And because Ciampitti and other K-State crop production scientists work across disciplines – sorghum breeding and corn breeding, in this case – have a long-standing relationship with the KGSC, and work with industry collaborators, Corteva saw the promise of this idea and donated roughly $250,000 in the form of in-kind support, including the expertise of its scientists, precision phenotyping capabilities, and the crop models that had already proven successful through the development of Optimum® AQUAmax® corn hybrids.
“This is a true harmony of shared visions, accountability, mission and timing,” Sexton-Bowser said.
The resulting public-private collaboration is called the G2P Bridge.
Sorghum as a bridge for crop scientists
“Kansas farmers are the cornerstone of the G2P Bridge,” said Jesse McCurry, executive director of the Kansas Grain Sorghum Commission. He said the commission sees G2P Bridge as “a chance to leverage farmer research investments with the best of public science and direct linkage to the market. For every dollar the commission invested, there are three additional dollars, all working toward advancing productivity in sorghum cropping systems.”
The end goal of this research is to add to diversity of crops in water-limited areas.
Specifically, the four-year study, which began in January, examines cold tolerance, length of growing seasons including when a plant experiences distress from drought and heat, and which combinations of plant genetics best respond to these stresses.
Forming the collaboration with Corteva Agriscience was critical for the success of this project,” Ciampitti said. “Not only are they providing in-kind funds, they are also providing the strategic resources necessary to ensure that the project is successful and makes a meaningful impact.”
Corteva Agriscience research scientist Laura Mayor said the project seeks to accelerate development of other crops by building on success stories.
“Sorghum is being used as the model crop for this project in terms of its adaptability to water-stressed environments and as a bridge between major crops, such as corn, and minor, unutilized crops such as pearl millet,” she said.
The project uses the proven G2P approach to characterize, test and advance two genotype-by-management systems that may increase productivity in water-scarce environments.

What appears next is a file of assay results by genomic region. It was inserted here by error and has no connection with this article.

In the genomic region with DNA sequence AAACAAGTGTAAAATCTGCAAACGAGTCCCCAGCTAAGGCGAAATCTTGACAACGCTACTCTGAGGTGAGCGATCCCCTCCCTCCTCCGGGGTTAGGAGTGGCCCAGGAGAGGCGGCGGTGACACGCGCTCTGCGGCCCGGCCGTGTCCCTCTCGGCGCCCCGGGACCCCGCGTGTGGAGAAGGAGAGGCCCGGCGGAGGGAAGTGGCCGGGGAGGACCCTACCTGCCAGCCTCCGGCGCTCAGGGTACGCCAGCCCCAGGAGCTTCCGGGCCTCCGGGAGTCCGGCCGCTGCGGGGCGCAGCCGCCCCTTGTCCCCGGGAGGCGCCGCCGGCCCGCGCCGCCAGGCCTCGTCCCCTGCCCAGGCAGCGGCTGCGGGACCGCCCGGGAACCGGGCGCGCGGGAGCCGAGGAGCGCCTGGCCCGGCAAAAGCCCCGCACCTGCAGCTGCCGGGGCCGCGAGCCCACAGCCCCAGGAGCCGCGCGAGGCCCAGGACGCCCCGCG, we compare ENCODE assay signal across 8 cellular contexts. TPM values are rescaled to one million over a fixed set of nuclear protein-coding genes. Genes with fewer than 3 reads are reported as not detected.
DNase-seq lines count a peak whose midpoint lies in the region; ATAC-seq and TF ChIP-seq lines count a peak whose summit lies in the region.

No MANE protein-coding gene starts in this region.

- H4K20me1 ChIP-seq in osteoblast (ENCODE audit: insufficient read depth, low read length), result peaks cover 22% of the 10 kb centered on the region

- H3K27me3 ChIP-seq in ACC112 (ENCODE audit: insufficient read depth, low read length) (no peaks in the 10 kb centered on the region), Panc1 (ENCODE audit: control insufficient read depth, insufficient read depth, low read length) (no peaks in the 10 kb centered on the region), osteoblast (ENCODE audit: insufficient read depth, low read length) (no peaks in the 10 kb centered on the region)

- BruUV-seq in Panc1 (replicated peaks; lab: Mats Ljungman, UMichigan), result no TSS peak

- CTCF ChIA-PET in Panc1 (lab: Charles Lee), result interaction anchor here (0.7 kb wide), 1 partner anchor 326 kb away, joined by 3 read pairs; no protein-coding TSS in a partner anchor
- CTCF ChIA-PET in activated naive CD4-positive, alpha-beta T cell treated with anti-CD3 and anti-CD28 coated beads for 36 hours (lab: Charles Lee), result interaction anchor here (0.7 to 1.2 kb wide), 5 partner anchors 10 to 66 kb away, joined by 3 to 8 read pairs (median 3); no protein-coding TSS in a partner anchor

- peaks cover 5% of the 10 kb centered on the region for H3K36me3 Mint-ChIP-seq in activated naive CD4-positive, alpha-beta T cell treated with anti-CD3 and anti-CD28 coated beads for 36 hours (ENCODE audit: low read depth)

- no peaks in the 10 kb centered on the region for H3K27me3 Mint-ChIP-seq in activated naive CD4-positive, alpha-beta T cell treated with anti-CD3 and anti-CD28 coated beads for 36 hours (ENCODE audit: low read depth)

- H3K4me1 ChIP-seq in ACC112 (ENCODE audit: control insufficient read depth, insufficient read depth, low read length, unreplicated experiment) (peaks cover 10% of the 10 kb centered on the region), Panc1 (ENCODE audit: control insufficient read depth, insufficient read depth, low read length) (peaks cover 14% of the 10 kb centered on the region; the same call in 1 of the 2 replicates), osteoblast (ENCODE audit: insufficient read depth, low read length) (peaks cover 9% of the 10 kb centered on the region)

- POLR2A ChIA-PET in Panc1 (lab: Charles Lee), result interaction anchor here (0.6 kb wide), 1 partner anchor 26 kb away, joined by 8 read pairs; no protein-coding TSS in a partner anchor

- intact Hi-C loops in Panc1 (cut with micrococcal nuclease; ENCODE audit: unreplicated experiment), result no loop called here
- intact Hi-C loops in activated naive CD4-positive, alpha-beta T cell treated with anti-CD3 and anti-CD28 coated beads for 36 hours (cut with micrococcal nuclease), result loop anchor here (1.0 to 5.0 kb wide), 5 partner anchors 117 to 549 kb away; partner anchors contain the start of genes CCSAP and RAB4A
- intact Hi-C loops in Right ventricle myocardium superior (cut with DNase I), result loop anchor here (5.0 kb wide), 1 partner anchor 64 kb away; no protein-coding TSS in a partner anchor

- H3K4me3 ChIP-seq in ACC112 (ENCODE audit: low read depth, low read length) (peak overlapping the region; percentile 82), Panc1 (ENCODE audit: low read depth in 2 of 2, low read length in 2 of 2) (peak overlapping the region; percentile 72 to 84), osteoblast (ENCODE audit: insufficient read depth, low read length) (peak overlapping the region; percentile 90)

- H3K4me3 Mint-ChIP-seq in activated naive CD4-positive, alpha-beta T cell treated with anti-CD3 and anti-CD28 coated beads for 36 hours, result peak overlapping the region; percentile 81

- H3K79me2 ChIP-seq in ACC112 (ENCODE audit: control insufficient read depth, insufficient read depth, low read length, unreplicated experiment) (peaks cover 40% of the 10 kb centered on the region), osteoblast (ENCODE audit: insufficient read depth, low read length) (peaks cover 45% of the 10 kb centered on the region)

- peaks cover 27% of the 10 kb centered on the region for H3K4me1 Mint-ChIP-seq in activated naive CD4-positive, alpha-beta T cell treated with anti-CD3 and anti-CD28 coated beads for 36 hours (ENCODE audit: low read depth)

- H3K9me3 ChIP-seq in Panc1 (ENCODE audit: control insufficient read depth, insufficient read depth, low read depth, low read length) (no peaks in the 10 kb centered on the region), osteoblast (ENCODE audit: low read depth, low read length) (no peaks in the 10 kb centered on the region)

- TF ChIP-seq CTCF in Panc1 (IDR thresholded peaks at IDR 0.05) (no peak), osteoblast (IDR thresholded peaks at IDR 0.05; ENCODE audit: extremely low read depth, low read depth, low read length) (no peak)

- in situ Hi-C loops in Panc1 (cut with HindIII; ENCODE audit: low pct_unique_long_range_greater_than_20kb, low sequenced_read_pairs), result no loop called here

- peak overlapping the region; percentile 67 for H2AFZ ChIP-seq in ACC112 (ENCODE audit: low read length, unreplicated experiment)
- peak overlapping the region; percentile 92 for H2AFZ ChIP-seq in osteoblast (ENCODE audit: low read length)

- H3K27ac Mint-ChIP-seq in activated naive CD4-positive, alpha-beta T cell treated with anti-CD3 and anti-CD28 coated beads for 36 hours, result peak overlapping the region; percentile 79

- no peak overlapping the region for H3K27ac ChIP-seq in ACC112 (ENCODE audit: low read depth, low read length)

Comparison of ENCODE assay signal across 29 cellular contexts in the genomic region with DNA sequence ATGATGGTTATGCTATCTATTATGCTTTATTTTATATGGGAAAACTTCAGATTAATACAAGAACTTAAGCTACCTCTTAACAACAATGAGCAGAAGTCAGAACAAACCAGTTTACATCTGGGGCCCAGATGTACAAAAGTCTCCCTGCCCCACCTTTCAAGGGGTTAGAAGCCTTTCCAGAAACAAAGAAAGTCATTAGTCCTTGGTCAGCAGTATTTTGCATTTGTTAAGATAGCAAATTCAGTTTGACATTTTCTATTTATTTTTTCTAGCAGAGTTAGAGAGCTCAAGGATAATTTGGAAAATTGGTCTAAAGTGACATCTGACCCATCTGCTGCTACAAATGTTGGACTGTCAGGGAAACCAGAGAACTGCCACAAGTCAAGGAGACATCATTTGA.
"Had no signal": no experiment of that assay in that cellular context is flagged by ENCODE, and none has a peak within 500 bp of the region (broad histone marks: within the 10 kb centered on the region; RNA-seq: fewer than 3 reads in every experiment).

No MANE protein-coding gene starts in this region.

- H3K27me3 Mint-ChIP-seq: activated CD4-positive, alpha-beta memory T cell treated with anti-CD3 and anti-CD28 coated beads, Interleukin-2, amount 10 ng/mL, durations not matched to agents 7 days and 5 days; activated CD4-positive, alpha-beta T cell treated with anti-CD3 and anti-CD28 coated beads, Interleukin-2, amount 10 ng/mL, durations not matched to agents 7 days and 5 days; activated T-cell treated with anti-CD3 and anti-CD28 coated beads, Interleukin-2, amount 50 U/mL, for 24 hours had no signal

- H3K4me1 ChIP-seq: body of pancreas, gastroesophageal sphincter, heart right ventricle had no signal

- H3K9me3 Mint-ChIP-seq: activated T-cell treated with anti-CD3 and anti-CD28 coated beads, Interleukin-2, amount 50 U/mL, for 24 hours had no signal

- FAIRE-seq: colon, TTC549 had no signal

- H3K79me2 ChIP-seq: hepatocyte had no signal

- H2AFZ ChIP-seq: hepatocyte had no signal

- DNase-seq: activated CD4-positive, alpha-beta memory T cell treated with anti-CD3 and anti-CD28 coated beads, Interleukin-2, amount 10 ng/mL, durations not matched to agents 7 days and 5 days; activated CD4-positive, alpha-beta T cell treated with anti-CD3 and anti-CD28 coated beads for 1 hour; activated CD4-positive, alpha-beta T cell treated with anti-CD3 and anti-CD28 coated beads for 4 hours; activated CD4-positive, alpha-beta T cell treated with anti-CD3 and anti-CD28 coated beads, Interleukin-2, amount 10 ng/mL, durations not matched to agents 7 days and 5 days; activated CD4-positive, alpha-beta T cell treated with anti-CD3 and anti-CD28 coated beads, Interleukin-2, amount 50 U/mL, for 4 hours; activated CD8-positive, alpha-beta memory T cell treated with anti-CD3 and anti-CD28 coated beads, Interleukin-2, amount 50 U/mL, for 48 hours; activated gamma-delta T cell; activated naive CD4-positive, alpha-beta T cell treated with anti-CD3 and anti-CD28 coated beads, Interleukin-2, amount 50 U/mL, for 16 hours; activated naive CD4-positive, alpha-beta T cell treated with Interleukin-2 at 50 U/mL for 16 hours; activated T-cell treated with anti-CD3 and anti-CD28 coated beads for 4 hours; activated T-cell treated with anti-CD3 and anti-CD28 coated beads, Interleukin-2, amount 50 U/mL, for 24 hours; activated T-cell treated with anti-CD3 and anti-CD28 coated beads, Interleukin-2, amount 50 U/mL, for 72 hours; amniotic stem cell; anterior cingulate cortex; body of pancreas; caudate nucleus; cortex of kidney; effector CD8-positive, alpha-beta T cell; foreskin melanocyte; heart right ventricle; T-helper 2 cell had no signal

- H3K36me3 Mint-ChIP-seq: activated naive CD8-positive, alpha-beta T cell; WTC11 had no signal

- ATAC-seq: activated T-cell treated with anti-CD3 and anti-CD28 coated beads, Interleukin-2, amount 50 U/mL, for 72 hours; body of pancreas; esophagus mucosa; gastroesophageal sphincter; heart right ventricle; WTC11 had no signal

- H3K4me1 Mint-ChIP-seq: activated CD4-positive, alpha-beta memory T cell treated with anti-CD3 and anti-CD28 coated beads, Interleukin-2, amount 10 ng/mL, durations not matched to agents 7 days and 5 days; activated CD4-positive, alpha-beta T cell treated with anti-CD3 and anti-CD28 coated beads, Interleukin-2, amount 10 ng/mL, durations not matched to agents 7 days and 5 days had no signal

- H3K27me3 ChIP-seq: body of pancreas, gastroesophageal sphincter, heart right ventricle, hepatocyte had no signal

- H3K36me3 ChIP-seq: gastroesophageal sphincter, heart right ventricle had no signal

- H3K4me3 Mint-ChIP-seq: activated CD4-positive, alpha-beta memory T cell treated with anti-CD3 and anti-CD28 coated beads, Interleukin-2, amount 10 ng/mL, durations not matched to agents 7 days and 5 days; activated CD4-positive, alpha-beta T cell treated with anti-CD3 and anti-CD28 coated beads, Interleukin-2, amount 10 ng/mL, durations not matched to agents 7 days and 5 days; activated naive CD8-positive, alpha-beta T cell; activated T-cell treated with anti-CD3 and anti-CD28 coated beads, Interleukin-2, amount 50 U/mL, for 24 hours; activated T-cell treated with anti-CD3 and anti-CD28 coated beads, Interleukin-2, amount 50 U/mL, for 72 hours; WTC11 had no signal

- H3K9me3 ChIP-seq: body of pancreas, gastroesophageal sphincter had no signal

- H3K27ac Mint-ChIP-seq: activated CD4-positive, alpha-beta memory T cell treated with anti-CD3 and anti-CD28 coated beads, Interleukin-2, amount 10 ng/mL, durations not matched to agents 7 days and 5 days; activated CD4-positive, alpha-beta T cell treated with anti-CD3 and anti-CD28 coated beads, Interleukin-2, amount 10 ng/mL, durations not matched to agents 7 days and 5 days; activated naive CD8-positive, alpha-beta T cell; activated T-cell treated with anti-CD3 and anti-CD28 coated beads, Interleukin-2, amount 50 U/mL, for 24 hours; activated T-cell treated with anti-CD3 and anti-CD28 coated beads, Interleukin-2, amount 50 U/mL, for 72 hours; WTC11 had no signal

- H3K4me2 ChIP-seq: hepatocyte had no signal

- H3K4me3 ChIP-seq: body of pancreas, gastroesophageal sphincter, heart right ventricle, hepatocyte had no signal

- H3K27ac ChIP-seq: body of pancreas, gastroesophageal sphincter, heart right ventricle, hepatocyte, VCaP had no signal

One system involves early planting of chilling-tolerant hybrids, shifting the season to an early and more favorable environmental water demand.
The other system involves dense planting of stay-green hybrids, shifting the growing season to even later in the year and improving synchrony with plant-water demand and use.
The G2P Bridge project will build a nationwide knowledge base by engaging in workforce development with early-career plant breeders and scientists to support understanding and adoption of G2P breeding in underutilized water-efficient crops via teleconference seminars, annual workshops, collaboration networks and mentoring.
Kansas State University’s Dean of the College of Agriculture Ernie Minton said this project is critically important to the land and people of Kansas. “Productive and resilient agricultural systems are a focal point of K-State’s research,” he said. “The G2P Bridge is an example of how K-State scientists are doing real work applying 21st century science to the challenges facing farmers and rural communities.”
By building this capacity while also developing ever-improving plant hybrids, the G2P Bridge will increase agricultural sustainability, while also achieving technology breakthroughs, and create a scientific network capable of sustaining research far into the future that shapes policy around production necessities and funding.
“Establishing this collaboration project is a great opportunity for us to interact with public researchers in a topic that is fundamental for farming, such as water use and efficiency,” Mayor said. “Using a holistic approach through different areas of research to understand water efficiency in sorghum will have a positive impact on overall productivity of water-limited cropping systems.”
All this because a number of Kansas sorghum producers found a common vision that informs their larger vision of feeding an increasingly hungry – and at the same time thirstier – world.